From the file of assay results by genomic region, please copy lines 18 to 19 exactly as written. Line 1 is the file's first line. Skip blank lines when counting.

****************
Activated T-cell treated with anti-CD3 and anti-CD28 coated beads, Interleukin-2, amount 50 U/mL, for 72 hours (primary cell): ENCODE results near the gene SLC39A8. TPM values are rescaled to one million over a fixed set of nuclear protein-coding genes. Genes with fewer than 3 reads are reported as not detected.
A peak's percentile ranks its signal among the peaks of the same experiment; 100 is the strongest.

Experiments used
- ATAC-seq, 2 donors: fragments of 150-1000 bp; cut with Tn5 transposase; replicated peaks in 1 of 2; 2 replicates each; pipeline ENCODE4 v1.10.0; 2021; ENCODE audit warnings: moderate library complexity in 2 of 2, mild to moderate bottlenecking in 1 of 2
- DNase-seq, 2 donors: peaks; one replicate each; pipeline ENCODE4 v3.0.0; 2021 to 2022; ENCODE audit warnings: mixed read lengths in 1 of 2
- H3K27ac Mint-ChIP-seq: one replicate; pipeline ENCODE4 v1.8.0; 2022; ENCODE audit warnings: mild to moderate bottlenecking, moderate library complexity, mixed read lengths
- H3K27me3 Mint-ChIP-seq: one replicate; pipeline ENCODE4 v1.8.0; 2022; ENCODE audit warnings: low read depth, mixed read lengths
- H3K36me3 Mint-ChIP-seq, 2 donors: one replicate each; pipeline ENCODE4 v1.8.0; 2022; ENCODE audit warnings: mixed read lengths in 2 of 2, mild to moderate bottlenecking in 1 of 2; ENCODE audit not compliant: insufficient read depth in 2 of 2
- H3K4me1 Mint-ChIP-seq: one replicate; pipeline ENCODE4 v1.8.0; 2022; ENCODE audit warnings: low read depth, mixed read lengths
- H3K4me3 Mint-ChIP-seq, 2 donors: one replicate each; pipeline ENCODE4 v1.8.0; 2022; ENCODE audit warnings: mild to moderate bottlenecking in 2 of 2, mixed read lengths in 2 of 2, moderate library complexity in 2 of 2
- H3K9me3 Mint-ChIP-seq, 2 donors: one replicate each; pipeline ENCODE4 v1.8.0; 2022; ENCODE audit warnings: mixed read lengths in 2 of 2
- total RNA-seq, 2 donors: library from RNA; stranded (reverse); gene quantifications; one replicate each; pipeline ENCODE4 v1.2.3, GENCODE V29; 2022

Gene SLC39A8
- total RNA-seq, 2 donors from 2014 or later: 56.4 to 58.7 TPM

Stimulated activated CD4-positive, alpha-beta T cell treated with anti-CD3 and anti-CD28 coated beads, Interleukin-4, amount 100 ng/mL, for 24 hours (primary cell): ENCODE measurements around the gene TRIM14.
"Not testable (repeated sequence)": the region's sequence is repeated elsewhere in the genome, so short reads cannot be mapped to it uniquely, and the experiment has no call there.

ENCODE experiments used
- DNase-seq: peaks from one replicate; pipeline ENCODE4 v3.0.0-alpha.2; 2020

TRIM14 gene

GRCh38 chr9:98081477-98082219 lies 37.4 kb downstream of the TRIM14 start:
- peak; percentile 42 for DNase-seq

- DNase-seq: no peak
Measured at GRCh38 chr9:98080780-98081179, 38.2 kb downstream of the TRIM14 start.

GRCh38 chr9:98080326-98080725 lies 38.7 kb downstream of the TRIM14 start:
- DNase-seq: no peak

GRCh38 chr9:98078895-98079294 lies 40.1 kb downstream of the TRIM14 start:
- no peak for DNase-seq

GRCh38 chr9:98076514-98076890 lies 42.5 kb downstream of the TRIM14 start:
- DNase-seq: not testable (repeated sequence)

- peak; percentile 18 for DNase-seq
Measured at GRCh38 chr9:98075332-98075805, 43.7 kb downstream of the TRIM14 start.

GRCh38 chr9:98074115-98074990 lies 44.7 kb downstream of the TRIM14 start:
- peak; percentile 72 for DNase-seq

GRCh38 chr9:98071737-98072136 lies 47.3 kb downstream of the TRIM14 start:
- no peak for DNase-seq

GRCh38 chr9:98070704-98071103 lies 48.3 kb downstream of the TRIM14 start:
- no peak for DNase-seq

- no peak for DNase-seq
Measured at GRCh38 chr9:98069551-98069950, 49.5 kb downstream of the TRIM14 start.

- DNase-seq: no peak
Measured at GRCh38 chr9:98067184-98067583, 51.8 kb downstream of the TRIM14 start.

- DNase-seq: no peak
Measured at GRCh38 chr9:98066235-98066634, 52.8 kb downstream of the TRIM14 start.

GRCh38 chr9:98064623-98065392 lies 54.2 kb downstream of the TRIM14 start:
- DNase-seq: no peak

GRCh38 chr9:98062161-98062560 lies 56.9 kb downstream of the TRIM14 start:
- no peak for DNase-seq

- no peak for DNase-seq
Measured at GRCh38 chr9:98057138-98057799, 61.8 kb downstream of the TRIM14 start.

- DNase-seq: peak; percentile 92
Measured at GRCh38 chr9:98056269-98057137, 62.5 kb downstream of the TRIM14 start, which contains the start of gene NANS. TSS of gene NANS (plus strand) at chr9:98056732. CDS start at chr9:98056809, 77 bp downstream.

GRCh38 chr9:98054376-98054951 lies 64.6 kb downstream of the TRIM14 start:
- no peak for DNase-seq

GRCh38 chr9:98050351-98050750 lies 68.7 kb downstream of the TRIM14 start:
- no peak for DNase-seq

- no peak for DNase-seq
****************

- DNase-seq: peaks from one replicate; pipeline ENCODE4 v3.0.0-alpha.2; 2020

TRIM14 gene